11. The court further held:-
The respondent could either lodge his claim through the Act, which he did but no remedy was forthcoming, or pursue the remedy under the common Law through the courts. Every person has a right to pursue a remedy under the common law for a wrong or injury suffered.
12. It was explained clearly by the Court of Appeal that the use of the word “may” in Section 25 of the Act is permissive and gives the claimant an option of filing his claim in court. This interpretation of the law is correct in my view.
13. If the legislature intended to shut out the courts, it would have used the word “shall” to make it mandatory that all compensation claims should be filed before the County Board.
14. It was observed that jurisdiction in civil claims is determined on the value of the claim. The Court of Appeal in the JOSEPH MUNYOKI KALONZO case was dealing with a High Court judgment where the judge had found that the court had no jurisdiction in wildlife compensation matters. However, the Court of Appeal addressed the issue of jurisdiction of courts generally. In that case, it was held that both the High Court and the magistrates courts have jurisdiction to deal with wildlife injury compensation cases. The magistrates court is only limited by the pecuniary jurisdiction of the particular rank of the magistrate concerned.
15. The relevant law confers jurisdiction of adjudicating on matters of compensation for injury by animal exclusively on the magistrates and the High Court but not under the Environment and Land Court as stated by the learned magistrate.
16. In view of the foregoing analysis, I find that it was a misdirection by the trial magistrate to uphold the preliminary objection on ground of lack of jurisdiction.
17. The second ground of upholding the preliminary objection was that the respondent did not owe a duty of care to the appellant. The relevant statute must not expressly state that a certain body has a duty of care. It may be express or implied. The respondent had a choice of instituting his claim under common law or under the statute.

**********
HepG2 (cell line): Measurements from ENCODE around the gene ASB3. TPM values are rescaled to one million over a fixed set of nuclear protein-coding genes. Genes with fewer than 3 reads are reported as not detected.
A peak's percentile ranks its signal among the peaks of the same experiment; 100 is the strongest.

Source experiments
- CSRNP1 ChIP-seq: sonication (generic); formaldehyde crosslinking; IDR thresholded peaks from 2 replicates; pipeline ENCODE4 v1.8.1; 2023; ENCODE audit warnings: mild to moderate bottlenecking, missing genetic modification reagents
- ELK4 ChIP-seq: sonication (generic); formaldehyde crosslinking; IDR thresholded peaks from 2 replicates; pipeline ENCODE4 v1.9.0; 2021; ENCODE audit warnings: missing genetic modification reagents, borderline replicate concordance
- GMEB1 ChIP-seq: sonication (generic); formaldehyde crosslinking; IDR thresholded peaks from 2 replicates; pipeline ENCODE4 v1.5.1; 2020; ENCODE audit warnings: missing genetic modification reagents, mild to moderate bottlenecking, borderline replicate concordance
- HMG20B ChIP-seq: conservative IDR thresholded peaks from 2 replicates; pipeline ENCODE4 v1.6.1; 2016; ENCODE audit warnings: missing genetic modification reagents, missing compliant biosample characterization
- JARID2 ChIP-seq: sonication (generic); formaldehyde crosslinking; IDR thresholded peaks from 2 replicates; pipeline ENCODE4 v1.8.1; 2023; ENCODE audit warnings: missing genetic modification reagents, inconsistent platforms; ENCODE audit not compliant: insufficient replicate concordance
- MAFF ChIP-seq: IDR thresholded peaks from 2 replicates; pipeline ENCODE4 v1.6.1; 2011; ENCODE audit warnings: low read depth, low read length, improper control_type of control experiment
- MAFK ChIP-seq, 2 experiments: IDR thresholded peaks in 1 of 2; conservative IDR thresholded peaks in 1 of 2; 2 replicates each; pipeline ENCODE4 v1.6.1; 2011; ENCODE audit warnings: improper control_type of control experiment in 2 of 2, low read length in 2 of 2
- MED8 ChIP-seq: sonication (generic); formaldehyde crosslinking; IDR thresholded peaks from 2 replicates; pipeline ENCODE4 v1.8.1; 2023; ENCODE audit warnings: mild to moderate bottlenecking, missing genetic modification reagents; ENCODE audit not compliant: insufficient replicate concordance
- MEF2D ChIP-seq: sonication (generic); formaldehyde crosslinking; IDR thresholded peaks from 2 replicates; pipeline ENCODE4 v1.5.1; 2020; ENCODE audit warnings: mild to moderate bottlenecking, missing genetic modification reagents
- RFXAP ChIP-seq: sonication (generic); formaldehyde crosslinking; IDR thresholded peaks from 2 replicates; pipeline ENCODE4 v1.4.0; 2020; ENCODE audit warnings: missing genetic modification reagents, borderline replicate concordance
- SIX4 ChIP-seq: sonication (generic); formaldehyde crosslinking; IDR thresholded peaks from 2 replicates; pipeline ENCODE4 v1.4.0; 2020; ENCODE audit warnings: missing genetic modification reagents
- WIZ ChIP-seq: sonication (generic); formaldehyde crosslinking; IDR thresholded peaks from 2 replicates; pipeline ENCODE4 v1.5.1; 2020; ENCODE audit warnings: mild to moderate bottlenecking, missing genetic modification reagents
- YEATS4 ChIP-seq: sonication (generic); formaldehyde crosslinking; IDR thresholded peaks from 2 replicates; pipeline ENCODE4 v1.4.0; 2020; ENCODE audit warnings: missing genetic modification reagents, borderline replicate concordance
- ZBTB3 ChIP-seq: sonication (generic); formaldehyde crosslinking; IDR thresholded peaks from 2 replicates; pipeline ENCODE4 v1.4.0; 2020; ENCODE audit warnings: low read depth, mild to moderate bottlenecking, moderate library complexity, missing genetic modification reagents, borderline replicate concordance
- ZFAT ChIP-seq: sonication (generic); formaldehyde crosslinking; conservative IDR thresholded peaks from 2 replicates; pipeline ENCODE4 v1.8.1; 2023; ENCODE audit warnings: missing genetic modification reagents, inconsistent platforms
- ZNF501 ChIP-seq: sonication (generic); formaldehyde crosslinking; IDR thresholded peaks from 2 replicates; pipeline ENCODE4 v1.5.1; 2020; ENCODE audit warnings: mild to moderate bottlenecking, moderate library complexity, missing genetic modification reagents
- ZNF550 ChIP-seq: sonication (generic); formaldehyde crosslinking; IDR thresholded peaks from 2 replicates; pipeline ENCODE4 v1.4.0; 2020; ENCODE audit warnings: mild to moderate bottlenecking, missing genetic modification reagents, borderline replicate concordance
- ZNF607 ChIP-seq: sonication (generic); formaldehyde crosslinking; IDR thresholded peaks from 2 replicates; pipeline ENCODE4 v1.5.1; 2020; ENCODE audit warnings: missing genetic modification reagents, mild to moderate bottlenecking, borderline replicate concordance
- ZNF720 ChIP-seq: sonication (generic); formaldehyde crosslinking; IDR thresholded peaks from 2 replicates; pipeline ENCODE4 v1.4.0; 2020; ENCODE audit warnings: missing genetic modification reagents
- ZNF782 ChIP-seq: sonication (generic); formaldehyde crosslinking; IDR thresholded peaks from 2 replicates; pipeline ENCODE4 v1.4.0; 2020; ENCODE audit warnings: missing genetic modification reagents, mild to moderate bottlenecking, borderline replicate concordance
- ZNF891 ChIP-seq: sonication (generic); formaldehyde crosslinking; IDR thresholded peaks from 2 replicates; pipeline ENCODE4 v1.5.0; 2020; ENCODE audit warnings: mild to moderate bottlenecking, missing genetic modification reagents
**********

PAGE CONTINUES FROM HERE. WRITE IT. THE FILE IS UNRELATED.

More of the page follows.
18. It was held in the JOSEPH MUSYOKI KALONZO case (supra) that the appellant admitted “the duty to manage and conserve wildlife which comes with the attendant responsibility to shoulder an claims of loss or damage caused by the breach of that duty”. I agree with this view expressed by the Court of Appeal.
19. It was held in the case of JOSEPH BOLD NGERA & SUPERDUKA NAKURU LTD VS KENYA WILDLIFE SERVICES C.A. NO. 171 of 1997 that the absence for a compensation provision does not bar an aggrieved party to claim damages. As I, have said earlier in this judgment, the claimant may lodge his compensation claim even under common law.
20. It was a misdirection on part of the learned magistrate to find that the respondent did not owe a duty of care to the appellant.
21. In conclusion, I find that the magistrate erred in both law and fact in upholding the preliminary objection. The appellant has satisfied this court on the two main grounds of appeal.
22. I find the appeal merited and allow it with costs to the appellant.
23. It is hereby so ordered.
DELIVERED, DATED AND SIGNED AT EMBU THIS 22ND DAY OF FEBRUARY, 2018.
In the Absence of parties
DR to issue notice of the judgment